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brownbear 09-19-2019 09:59 PM

End of Days Near for Internal Combustion?
 
Daimler stops developing internal combustion engines to focus on electric cars

https://electrek.co/2019/09/19/daiml...electric-cars/

dillonjm 09-19-2019 10:17 PM

Quote:

Originally Posted by brownbear (Post 29094345)
Daimler stops developing internal combustion engines to focus on electric cars

https://electrek.co/2019/09/19/daiml...electric-cars/

A little premature to make that leap. Those are both German automakers. Germany, and to a large extent Europe in general, are far more spring loaded toward electric than the US.

Germany has other political things going on too which are driving this.

I donít think we are there yet on this side of the Atlantic.

cumminsturbofreak 09-19-2019 10:35 PM

Electrek is a website that pushes the electric car. They've been posting things like this for awhile...

With the hazards and pollution of lithium battery production, I don't really think battery powered electrics are the future. We need something like hydrogen.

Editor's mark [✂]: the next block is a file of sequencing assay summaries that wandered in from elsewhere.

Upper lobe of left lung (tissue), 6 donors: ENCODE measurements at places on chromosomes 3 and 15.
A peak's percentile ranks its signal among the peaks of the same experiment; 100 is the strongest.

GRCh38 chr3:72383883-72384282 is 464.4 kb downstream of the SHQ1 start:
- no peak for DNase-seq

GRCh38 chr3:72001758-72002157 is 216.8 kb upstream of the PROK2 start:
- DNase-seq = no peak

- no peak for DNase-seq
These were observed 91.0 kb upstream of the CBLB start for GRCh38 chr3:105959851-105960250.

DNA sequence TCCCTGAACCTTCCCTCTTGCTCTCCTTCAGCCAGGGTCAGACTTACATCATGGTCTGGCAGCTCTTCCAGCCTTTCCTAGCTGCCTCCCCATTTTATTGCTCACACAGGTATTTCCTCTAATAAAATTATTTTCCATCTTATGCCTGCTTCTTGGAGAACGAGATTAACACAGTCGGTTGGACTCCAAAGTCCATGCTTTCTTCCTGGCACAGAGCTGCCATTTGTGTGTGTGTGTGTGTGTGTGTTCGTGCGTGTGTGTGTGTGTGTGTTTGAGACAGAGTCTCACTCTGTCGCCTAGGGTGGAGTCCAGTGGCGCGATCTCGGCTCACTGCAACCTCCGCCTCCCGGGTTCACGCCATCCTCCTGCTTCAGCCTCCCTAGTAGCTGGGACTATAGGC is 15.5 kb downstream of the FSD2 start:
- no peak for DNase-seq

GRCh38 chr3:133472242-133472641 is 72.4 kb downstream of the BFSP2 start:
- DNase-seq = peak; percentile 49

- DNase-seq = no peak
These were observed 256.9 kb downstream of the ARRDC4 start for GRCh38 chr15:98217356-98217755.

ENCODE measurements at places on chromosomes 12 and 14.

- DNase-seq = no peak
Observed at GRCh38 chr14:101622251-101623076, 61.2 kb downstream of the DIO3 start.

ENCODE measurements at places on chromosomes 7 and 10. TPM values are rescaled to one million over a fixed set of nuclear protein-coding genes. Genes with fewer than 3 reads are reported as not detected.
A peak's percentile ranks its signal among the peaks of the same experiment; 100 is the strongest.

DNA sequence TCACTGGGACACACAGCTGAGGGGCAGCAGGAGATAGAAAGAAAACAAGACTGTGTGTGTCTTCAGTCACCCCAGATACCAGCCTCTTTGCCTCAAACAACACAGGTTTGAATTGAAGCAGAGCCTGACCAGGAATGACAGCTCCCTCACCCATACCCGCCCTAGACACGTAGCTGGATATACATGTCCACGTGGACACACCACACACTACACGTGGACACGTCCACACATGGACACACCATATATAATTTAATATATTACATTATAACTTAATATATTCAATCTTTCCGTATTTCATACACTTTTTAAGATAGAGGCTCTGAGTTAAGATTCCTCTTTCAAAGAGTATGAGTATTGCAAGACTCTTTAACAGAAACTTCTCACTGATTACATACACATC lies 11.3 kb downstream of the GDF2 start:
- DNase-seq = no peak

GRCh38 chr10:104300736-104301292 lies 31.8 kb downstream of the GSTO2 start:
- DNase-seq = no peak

Regal2800 09-19-2019 11:26 PM

Electric is not perfect but it’s definitely the next power source for cars in the foreseeable future. Accounting for battery pollution and energy production, the epa has charts out there to show that electric cars like Tesla get an equivalent 90-100 mpg.

Hydrogen is cool but it is not nearly as efficient as electric motor as there is a lot of energy loss in the process.

Infrastructure will change to accommodate ev and battery charge times will decrease making it more and more viable. I really like the ic but I agree their days are numbered when it comes to cars and trucks.

brownbear 09-20-2019 12:00 AM

Quote:

Originally Posted by cumminsturbofreak (Post 29094381)
Electrek is a website that pushes the electric car. They've been posting things like this for awhile...

With the hazards and pollution of lithium battery production, I don't really think battery powered electrics are the future. We need something like hydrogen.

The website is irrelevant, I was just posting it because the news is that Daimler Chrysler will no longer be developing IC engines. That's a pretty big step, in my opinion.

kylant 09-20-2019 12:21 PM

pretty cool when your electricity is produced by a coal burning power plant.
so therefore, you have a coal burning tesla :)

Jimmy N. 09-20-2019 12:53 PM